In 1959, Rudolf Nureyev, with Ninel Kourgapkina as Kitri, danced Basilio for the first time at the Kirov Ballet in Leningrad. He was 20.
After he defected to the West in 1961, the role became his calling card around the world, the character suiting his comic talents and mischievous nature.
He restaged the ballet, based on Marius Petipa and Alexandre Gorski, for the Vienna Opera Ballet in 1966. John Lanchbery reorchestrated much of Minkus’ score. He revived it in 1970 for the Australian Ballet with Lucette Aldous, and this is the version that he filmed in a studio with the company in 1972.
In 1971 Rosella Hightower invited him to stage it for the Marseille Opera Ballet, and here Maina Gielgud was Kitri.
In one of his books on Nureyev, Alexander Bland wrote,
This version shows the way in which Nureyev managed the great movements on stage even more clearly: the Spanish numbers swirl around the enormous village square and form an ingenious diversity of configuration intended to demonstrate the steps characteristic of Spain.
Although the purely classical sequence of the “vision” of Dulcinea and the Dryads was performed in its entirety – exactly as it was handed down by Kirov tradition – Nureyev preceded it with a scene involving a gypsy camp as a pretext for developing an amorous meeting between Kitri and Basil: moonlit pas de deux under the sails of a giant windmill.
Rudolf Nureyev also shortened the ballet to three acts with prologue: the gypsies, the windmills, the puppet theatre all becoming one scene, followed by the appearance of the Dryads.
Nureyev considerably expanded the comedy aspect. In his version, he introduced the spirit of “Commedia dell’Arte”, where Don Quixote would be Pantaloon, Kitri would be Columbine, and Basil, Harlequin, a brilliant, fast moving, leaping master of ceremonies, who runs from one end of the ballet to the other.
September 1980 saw his Don Quixote arrive in Milan with Carla Fracci making her debut as Kitri, at 44, and dancing six performances in seven days (plus a public dress rehearsal the day before the opening).
Laurent Hilaire said of Nureyev’s choreography:
He made a revolution on the way to consider a male dancer. All of the big classical ballet was meant to value the woman, and also his work reflected the dance he saw in Denmark, France, England and Russia. He learned from all over the world and he created his own style. You know when it’s a step from Nureyev as soon as you see it. You cannot really compare it, but his choreography is as rich as the language of Shakespeare or Molière.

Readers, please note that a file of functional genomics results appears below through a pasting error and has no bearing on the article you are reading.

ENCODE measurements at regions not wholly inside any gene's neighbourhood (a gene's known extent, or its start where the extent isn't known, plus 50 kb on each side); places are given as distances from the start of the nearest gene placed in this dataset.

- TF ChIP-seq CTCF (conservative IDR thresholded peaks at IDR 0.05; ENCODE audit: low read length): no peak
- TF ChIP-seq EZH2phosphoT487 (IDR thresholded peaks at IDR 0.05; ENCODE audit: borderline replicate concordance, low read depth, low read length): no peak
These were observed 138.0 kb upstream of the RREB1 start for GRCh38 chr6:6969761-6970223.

Boston Ballet mounted Nureyev’s production in 1983, and Anna Kisselgoff wrote in the New York Times:
When Rudolf Nureyev did four alternating double turns in the air to the left and the right, landing each time in arabesque, last night at the Uris Theater, it came as no surprise.
Very few dancers, almost none in fact, can do such a difficult sequence in both directions and it is rare to see them try. Mr. Nureyev, however, continues to scale the Everests of his own creation and when he triumphed in this final variation from ”Don Quixote” with the Boston Ballet, he did it with the casualness of a great actor playing with a throwaway line.
For Nureyev watchers, it was obvious from his first danced step that this was going to be a consistent performance, calculated in its tensions, totally pulled together in a re-emergent sleekness of line.
Reviewing the Australian Ballet in 1971, Clive Barnes said,
“Don Quixote” is an old ballet that is both gorgeous and ghastly. The music has little more than a cheerful tinkle to it, and the dramatic conventions are far less than adroit, but the choreography (or at least its choreographic traditions—for only a rash man would say nowadays what the authentic choreography is) can be absolutely marvelous.
It exists — in two varying versions more usually attributed to Gorsky than Petipa — in both Leningrad and Moscow. Nureyev’s version owes not too much to either. It tries, most intelligently, to make more sense of the story, and give it a little more progression and humanity. Thus the lovers are not united until the final act, and it is not the hero, Don Basilio, who picks a quarrel with Don Quixote, but Basilio’s rich and stupid rival to Kitri’s hand, the foppish Don Gamache. These are all very pertinent innovations, although in an admittedly, even attractively, ramshackle ballet such as this, such dramatic inconsequentialities matter less than in most.
When Nureyev died in 1993, Mikhail Baryshnikov said,
Rudolf emerged to everyone’s surprise in the early ’60s like discovering a wild flower which never existed before. This flower emerged in the middle of nowhere practically, it emerged somewhere in the desert and mountains, a flower of infinite beauty. You could admire it, you could be amazed by it, you could touch it, but you could never cut this flower. Because this flower had very strong roots, very strong stem which has supported that beauty.
Rudolf was an unusual man in all respects, instinctive, intelligent, constant curiosity, extraordinary discipline, that was his goal in life and of course love of performing. He loved strong women, loyal men, he loved his life. I learned a lot from him, although we are very different performers.
I will miss him for the rest of my life. That’s for sure.
Graham Spicer is a writer, director and photographer in Milan, blogging (under the name ‘Gramilano’) about dance, opera, music and photography for people “who are a bit like me and like some of the things I like”. He was a regular columnist for Opera Now magazine and wrote for the BBC until transferring to Italy.
His scribblings have appeared in various publications from Woman’s Weekly to Gay Times, and he wrote the ‘Danza in Italia’ column for Dancing Times magazine.